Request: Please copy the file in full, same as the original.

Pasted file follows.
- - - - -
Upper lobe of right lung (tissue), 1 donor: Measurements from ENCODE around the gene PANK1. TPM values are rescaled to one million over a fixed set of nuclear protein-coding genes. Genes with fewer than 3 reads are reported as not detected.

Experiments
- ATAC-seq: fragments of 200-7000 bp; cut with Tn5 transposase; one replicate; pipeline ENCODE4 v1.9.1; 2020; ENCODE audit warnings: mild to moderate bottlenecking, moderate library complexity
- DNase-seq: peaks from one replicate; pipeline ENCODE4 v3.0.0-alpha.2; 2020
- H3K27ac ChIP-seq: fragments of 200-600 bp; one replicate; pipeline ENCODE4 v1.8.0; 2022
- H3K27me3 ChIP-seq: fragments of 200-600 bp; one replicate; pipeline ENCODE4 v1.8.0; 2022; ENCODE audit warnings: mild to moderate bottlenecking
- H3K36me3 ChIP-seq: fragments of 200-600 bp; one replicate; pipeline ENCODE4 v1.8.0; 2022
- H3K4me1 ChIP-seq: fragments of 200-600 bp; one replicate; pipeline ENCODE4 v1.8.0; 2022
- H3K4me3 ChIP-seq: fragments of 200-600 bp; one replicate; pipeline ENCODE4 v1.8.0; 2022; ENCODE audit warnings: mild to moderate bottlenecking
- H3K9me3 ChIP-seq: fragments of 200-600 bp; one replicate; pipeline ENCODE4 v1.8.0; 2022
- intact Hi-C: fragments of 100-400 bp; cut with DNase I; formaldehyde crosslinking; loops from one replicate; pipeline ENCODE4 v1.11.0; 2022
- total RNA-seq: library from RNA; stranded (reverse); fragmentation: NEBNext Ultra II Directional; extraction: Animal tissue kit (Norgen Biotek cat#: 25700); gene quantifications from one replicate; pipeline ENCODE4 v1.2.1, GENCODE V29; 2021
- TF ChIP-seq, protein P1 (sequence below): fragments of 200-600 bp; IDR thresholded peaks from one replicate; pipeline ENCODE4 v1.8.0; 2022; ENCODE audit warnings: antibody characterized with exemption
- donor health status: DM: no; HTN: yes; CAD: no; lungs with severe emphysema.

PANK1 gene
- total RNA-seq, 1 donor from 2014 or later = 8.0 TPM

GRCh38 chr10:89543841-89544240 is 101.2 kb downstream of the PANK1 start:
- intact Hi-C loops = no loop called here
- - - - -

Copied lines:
Upper lobe of right lung (tissue), 1 donor: Measurements from ENCODE around the gene PANK1. TPM values are rescaled to one million over a fixed set of nuclear protein-coding genes. Genes with fewer than 3 reads are reported as not detected.

Experiments
- ATAC-seq: fragments of 200-7000 bp; cut with Tn5 transposase; one replicate; pipeline ENCODE4 v1.9.1; 2020; ENCODE audit warnings: mild to moderate bottlenecking, moderate library complexity
- DNase-seq: peaks from one replicate; pipeline ENCODE4 v3.0.0-alpha.2; 2020
- H3K27ac ChIP-seq: fragments of 200-600 bp; one replicate; pipeline ENCODE4 v1.8.0; 2022
- H3K27me3 ChIP-seq: fragments of 200-600 bp; one replicate; pipeline ENCODE4 v1.8.0; 2022; ENCODE audit warnings: mild to moderate bottlenecking
- H3K36me3 ChIP-seq: fragments of 200-600 bp; one replicate; pipeline ENCODE4 v1.8.0; 2022
- H3K4me1 ChIP-seq: fragments of 200-600 bp; one replicate; pipeline ENCODE4 v1.8.0; 2022
- H3K4me3 ChIP-seq: fragments of 200-600 bp; one replicate; pipeline ENCODE4 v1.8.0; 2022; ENCODE audit warnings: mild to moderate bottlenecking
- H3K9me3 ChIP-seq: fragments of 200-600 bp; one replicate; pipeline ENCODE4 v1.8.0; 2022
- intact Hi-C: fragments of 100-400 bp; cut with DNase I; formaldehyde crosslinking; loops from one replicate; pipeline ENCODE4 v1.11.0; 2022
- total RNA-seq: library from RNA; stranded (reverse); fragmentation: NEBNext Ultra II Directional; extraction: Animal tissue kit (Norgen Biotek cat#: 25700); gene quantifications from one replicate; pipeline ENCODE4 v1.2.1, GENCODE V29; 2021
- TF ChIP-seq, protein P1 (sequence below): fragments of 200-600 bp; IDR thresholded peaks from one replicate; pipeline ENCODE4 v1.8.0; 2022; ENCODE audit warnings: antibody characterized with exemption
- donor health status: DM: no; HTN: yes; CAD: no; lungs with severe emphysema.

PANK1 gene
- total RNA-seq, 1 donor from 2014 or later = 8.0 TPM

GRCh38 chr10:89543841-89544240 is 101.2 kb downstream of the PANK1 start:
- intact Hi-C loops = no loop called here